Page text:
The following will contain spoilers for season 1, episode 7 of ‘Halo.’ For a recap of episode 6, click here.
This episode of Halo starts with a flashback to Madrigal two years ago, where we see Kwan Ha have an outburst directed at her father. She walks out upset and stares off at the Madrigal planetscape. Fast-forward to present day, and we see Kwan driving into a dust storm, following her confrontation with Soren in episode 5. She stops in the middle of the storm and has a bag thrown over her head.
This week sees Kwan at the center of the episode, giving Master Chief’s storyline respite. Yerin Ha seems up to the task, however. More so than in previous episodes, we see the pain she’s been feeling since her father passed. While Kwan meets with the Mystics, we see Soren back on The Rubble safe and sound. He’s shown to be disagreeing with his business partner, Squirrel (Gábor Nagypál), about how they run things.
We cut back to Kwan speaking with the Mystics. They tell her she is the latest in a bloodline that knows the true secret of Madrigal. They hand her a bowl to drink from and she hallucinates Master Chief when she does. She follows Chief back through the sands of Madrigal to the tent of the Mystics. She needs to fight Chief to the death. After failing several different times, she accepts defeat, only for Chief to reach out his hand and help her up.
Kwan is led through the desert by Master Chief (suddenly out of his armor because of course he is) to a man in the desert staring into a well. The Master Chief leaves her, and she asks who the man is. She learns it is one of her ancestors, the first who spoke with the Mystics all of those years ago. Kwan then sees her father, who tells her the secret of Madrigal. A portal under the surface will reveal its secrets once the planet is safe. Kwan wakes up knowing she must return to where “it all began.”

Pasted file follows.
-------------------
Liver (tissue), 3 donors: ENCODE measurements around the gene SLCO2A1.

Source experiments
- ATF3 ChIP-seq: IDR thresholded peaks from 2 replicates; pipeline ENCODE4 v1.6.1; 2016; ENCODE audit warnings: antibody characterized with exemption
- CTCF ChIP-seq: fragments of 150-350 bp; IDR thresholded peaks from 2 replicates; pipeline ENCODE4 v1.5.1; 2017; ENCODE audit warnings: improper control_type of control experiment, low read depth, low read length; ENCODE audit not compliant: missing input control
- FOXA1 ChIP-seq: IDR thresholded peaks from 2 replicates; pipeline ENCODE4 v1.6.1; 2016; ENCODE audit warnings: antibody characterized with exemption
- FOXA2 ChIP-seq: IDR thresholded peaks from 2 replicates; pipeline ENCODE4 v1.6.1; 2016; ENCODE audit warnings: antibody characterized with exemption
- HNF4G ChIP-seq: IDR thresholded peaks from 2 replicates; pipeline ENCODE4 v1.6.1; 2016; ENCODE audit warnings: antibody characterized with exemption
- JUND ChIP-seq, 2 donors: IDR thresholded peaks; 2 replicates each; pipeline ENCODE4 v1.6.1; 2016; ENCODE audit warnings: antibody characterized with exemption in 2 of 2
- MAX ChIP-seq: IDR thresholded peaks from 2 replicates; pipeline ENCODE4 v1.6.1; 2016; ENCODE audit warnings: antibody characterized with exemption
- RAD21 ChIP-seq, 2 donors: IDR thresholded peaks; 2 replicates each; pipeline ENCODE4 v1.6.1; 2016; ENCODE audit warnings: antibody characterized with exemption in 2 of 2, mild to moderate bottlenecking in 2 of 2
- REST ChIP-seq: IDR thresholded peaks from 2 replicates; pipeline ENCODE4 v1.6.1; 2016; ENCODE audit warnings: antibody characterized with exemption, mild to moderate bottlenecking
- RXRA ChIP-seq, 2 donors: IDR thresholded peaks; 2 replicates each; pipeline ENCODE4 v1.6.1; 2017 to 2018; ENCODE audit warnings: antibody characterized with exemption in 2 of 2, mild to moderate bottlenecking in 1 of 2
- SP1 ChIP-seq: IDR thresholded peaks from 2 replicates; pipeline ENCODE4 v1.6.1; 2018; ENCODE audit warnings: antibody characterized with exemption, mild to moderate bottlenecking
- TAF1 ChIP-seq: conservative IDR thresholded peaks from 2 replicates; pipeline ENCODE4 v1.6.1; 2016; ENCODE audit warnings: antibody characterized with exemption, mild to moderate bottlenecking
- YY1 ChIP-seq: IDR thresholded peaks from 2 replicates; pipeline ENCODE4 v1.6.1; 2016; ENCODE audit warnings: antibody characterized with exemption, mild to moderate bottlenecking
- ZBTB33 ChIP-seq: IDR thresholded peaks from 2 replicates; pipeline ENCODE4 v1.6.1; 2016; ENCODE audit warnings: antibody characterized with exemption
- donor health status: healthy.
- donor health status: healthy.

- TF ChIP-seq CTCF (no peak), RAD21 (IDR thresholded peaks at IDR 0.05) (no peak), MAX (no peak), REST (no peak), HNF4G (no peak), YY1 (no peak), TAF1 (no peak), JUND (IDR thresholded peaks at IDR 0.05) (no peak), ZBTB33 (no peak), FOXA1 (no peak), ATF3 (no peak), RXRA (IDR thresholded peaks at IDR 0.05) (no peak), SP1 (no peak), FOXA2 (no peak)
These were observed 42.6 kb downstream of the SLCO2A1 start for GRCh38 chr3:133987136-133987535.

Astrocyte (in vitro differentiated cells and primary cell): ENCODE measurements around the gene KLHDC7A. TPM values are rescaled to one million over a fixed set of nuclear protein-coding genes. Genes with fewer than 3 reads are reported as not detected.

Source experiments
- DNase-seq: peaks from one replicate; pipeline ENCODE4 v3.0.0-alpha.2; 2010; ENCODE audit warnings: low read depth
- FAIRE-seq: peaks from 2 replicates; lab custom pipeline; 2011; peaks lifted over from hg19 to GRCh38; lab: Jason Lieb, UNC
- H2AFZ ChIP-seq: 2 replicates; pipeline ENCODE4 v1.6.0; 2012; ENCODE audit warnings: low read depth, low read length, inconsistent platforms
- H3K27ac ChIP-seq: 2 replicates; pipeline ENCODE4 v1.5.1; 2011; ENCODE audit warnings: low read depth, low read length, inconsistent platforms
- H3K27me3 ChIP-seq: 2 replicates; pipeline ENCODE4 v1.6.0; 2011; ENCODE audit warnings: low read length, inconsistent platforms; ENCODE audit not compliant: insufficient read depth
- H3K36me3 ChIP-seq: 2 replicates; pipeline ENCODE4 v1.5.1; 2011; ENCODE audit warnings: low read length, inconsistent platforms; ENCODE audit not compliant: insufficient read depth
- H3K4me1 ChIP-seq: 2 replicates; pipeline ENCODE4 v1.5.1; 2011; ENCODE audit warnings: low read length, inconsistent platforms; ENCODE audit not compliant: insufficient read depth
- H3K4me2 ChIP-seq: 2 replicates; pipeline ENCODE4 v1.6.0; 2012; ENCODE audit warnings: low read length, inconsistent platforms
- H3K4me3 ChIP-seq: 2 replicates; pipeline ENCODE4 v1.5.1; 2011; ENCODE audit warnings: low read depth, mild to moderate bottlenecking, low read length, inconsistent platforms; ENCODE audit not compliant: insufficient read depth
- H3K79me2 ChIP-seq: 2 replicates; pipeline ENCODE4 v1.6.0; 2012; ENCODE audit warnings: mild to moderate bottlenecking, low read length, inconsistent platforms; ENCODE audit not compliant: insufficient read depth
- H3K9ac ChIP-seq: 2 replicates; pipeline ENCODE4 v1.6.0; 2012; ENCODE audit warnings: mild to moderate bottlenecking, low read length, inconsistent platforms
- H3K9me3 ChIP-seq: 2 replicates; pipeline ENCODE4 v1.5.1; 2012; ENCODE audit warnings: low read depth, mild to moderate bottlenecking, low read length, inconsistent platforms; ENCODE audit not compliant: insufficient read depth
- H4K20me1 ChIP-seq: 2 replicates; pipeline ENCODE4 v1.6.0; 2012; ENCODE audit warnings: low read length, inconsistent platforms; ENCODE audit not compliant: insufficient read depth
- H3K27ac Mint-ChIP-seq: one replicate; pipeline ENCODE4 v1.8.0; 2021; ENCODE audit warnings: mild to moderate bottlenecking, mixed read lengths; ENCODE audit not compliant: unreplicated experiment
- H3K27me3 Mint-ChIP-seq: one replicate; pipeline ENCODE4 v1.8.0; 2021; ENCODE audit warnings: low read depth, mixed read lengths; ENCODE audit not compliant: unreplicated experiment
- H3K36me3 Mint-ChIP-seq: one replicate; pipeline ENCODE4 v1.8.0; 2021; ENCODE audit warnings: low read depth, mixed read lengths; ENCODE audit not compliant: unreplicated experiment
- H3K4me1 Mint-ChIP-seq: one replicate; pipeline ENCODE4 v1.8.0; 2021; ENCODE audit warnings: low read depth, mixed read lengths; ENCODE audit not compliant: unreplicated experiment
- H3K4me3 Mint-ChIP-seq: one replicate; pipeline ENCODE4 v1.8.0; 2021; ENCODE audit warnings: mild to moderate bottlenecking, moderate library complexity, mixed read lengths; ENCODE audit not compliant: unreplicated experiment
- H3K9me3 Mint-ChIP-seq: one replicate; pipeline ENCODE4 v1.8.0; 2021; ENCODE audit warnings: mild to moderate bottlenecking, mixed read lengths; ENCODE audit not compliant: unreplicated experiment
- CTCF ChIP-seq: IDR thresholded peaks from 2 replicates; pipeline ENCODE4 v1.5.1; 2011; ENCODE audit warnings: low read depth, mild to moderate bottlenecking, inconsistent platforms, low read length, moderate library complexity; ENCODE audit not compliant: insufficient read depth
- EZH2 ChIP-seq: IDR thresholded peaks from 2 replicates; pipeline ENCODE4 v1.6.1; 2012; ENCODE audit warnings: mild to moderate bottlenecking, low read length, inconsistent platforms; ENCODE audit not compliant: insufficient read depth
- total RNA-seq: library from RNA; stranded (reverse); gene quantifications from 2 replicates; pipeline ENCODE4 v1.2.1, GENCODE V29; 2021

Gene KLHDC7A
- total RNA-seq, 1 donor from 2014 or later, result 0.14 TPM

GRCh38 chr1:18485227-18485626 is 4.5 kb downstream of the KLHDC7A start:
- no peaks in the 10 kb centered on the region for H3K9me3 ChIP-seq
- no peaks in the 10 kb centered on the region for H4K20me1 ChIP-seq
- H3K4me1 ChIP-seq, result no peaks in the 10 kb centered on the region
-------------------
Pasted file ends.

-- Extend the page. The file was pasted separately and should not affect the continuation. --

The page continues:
From the technical side of things, Halo has done an impressive job. The bolstered budget of the show comes through when showing various planets or alien cultures. However, this episode almost feels like an afterthought. It is as if they’d filmed the original eight but decided to cut and splice scenes into an additional 50 minutes. The editing is choppy, scenes are poorly voiced over, and some of the CGI backgrounds, which have been impressive in previous episodes, feel significantly cheaper.
Having listened to one of Squirrel’s tips, Soren helps Squirrel and his men raid a UNSC ship for slip space drives. Soren learns that Vinsher has tripled the bounty on Kwan’s head when getting back to The Rubble. While interrogating one of Jin Ha’s former generals, Vinsher is alerted to Kwan’s presence at her old mining colony. Kwan runs back into Soren in the settlement, who tells her that he’s returned to help. Their reunion suddenly gets interrupted by Vinsher and his men.
Burn Gorman is a delight as Vinsher Grath. He’s channeling the pulpiness of a 60’s sci-fi villain with the bombastic outfits and cheesy dialogue while walking a fine line between menacing and entertaining. One consistent issue with the character is his power around the planet. We see through various news programs that he’s in charge, but it never feels like it. His hold over Madrigal feels more like a gang running around and stirring up trouble; not exactly the presence of a dictator.
Removing Soren from the Madrigal storyline is a baffling move that feels like it breaks the universe. Not knowing how he got to The Rubble, pulled a job with Squirrel and his men, and returned to Madrigal in a matter of days makes this universe feel much smaller than it should. Soren fights his way through Vinsher’s men while Kwan gets one of the rigs up and running with the idea to blow it up, vaporizing Vinsher and his goons. They succeed, and Soren heads back to his life on The Rubble while Kwan prepares for what’s next.
This episode is a bit of a mixed bag. On the one hand, Kwan’s journey comes full circle (ha) and ends satisfyingly. Yerin Ha comes into her own as Kwan and carries the episode exceptionally well. However, except for dead elites and the use of a plasma grenade, this episode feels wholly disassociated with the world of Halo that’s been built for the previous six episodes. Kwan’s story feels as if it was retooled to fit in with the show and fill out the season’s runtime. Kwan’s story was akin to most underdog tales, but the stakes never felt that high.
The mystery of the portal on Madrigal should leave viewers intrigued and excited to return to the desert planet. It was said that Kwan would need to lead Master Chief to it when he returns, so expect the Spartan to return to Madrigal in the remaining two episodes.
Episode Rating: 4/10
Season Rating: 6/10
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